This article is part of our special report Elections in the Republic of Congo.
Denis Sassou Nguesso is widely expected to extend his nineteen-year grip on the Congolese presidency during elections on Sunday (20 March), despite international concerns about the fairness and transparency of the poll.
A survey by French public opinion gatherer TNS put Sassou Nguesso on 67%, compared to 8% for his nearest challenger. Communications Minister Thierry Moungalla said there were “indicators on the ground that the President will win on the first round”.
72-year-old Sassou Nguesso has led the country for a total of 32 years, since first entering office in 1979. After finishing third in an election in 1992, Sassou Nguesso regained power in 1997, after a brief civil war, and then went on to win elections in 2002 and 2009, although the latter was strongly criticised by international observers.
Eight other candidates are standing against Sassou Nguesso in the first round of voting, including former army chief General Jean-Marie Mokoko, but complain that the short campaign period – the elections were originally scheduled for July – had given them little time to organise.
The Congolese people backed a series of amendments to their national constitution in a referendum in October, including the removal of a 70-year age limit and a ban on presidents serving more than two terms. The revised constitution also established an independent electoral commission and a single ballot system.
The European Union decided not to send an election observation mission in February, with the bloc’s foreign minister, Federica Mogherini, stating that the revised Congolese constitution could create “judicial insecurity and therefore do not appear to (guarantee) a democratic, inclusive and transparent presidential election”.
The EU had earlier warned that the October referendum “threatened the stability of the country”, and has expressed concern about the treatment of opposition members before and after the elections.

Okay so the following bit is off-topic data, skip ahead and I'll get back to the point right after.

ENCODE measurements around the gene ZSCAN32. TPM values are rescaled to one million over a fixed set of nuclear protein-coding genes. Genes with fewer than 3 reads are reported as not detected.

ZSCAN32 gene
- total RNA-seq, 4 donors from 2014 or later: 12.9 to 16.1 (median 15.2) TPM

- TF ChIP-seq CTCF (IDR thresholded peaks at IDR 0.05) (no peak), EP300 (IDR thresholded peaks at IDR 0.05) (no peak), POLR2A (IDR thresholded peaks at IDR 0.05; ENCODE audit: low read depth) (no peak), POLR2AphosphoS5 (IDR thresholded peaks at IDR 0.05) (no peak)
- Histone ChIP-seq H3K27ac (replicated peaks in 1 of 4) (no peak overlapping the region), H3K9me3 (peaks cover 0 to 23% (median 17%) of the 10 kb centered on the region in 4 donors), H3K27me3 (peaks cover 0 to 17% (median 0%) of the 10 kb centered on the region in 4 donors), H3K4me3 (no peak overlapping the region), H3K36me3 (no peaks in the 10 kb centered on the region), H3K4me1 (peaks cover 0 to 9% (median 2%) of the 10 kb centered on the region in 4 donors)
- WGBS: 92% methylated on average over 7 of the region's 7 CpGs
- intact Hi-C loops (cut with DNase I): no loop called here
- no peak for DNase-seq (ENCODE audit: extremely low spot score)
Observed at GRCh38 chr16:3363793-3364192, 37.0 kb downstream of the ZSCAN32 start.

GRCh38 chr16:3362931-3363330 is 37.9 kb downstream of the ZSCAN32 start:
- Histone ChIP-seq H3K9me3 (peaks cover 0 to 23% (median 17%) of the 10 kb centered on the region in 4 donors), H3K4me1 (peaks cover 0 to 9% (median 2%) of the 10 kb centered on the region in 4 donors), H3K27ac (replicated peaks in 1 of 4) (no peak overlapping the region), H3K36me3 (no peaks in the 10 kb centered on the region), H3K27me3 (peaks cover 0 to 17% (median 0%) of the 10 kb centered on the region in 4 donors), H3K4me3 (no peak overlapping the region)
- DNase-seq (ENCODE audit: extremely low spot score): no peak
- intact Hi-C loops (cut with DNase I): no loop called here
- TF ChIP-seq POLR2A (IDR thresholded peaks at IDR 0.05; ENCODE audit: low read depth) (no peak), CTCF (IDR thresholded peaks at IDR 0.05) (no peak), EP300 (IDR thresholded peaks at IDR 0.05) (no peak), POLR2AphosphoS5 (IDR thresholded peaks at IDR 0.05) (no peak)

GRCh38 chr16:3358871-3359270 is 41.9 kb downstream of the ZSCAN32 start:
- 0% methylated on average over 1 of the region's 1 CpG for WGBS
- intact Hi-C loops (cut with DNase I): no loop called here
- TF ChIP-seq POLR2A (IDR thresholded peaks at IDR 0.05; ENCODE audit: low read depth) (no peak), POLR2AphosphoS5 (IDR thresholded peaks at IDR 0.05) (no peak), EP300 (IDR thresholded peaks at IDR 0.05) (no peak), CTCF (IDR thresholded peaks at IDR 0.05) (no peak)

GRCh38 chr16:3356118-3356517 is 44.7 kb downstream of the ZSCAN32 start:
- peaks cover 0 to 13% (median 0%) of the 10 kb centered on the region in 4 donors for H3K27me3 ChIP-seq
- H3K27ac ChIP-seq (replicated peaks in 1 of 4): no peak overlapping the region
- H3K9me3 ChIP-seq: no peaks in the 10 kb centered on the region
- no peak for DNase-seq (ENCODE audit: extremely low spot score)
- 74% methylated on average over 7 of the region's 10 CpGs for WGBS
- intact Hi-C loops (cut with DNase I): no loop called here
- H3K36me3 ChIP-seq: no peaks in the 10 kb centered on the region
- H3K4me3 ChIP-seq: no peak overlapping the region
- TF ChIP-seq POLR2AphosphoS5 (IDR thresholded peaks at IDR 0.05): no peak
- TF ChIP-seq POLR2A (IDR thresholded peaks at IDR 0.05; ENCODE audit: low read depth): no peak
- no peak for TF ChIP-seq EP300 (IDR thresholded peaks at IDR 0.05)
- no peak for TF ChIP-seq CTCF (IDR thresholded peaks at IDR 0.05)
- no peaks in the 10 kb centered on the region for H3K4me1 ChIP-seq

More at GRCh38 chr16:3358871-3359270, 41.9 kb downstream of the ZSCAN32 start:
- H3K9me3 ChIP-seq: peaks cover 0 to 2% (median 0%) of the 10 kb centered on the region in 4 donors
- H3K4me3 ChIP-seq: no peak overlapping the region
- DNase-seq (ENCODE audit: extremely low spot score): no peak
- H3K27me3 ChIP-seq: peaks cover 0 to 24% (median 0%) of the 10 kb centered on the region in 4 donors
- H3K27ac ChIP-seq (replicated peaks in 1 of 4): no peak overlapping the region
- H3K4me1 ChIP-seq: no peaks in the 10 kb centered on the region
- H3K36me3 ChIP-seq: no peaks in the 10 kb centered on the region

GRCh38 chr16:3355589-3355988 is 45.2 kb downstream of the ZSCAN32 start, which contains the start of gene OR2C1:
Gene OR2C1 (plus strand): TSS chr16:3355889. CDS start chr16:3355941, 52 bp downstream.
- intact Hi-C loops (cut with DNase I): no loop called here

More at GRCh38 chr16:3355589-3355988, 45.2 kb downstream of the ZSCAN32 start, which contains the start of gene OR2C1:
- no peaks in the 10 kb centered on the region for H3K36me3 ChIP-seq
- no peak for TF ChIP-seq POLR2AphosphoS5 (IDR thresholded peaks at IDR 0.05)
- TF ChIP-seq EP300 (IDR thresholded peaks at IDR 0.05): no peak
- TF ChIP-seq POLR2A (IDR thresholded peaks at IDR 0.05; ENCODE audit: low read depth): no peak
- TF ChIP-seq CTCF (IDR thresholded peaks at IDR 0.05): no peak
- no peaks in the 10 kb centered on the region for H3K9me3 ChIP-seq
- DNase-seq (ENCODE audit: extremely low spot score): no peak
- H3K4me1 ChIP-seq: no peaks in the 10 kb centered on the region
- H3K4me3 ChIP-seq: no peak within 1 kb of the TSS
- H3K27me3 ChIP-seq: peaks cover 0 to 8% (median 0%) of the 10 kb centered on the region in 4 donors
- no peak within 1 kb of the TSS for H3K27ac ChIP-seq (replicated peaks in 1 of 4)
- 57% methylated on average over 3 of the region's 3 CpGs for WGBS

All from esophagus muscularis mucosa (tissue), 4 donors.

Contacted by EurActiv, the EU Ambassador to the Republic of Congo, Saskia De Lange declined to comment on the election process ahead of polling day.
For its part, the African Union hurriedly put together a delegation of around 40 people to observe the election, while the 57-member Organisation internationale de la Francophonie has also sent an observation mission.
At a campaign press conference on Thursday (16th March), Moungalla maintained that the election process had been fair. “It seems that the Opposition are predicting that any result that does not give them victory or a second round must have been cheated,” he said, adding that “it is not fair play or democracy to say that the winner of the game did not win”.
Moungalla and health minister Bienvenu Okiemy accused opposition supporters of inciting violence and riots, with Okiemy attacking critics from the international community.
“All those people who pretend to belong to the international community should not be inciting people to riot,” he said, accusing them of “ignorance of our country and Congolese people.”
“On March 20th, we will find out the degree of confidence the Congolese people have in each candidate,” he said, adding that “Congo has chosen stability after war”.
Campaigning has been largely peaceful, although opposition candidates have complained of difficulties in organising election rallies. Sassou Nguesso will conclude his campaign with a rally in Brazzaville on Friday (18 March), expected to be attended by over 50,000 people.
At a rally on Thursday (17 March), supporters of opposition candidate Guy Brice Parfait Kollelas, a former minister in Sassou Nguesso’s government who opposed the changes to the constitution, urged the international community to intervene.
“Francois Hollande and Barack Obama take pity on the Congolese,” they told Euractiv.com.
Over 60% of the Congolese economy comes from the oil industry, and government revenues have been badly hit by the recent oil price slump, which has seen prices fall to around $40 per barrel from nearly $120 per barrel in summer 2014.
The elections in Congo-Brazzaville are the latest in a series where sub-Saharan African presidents have pushed through changes to national constitutions to allow them to run for a third term.
Ugandan premier Yoweri Museveni won a seventh term in office in February, while Rwanda’s Paul Kagame is expected to run for a third term in 2017, after a referendum to change the term limits was passed in December.
Meanwhile, in the neighbouring Democratic Republic of Congo, Joseph Kabila is expected to attempt to extend term limits to allow himself to run for a third term as President in November.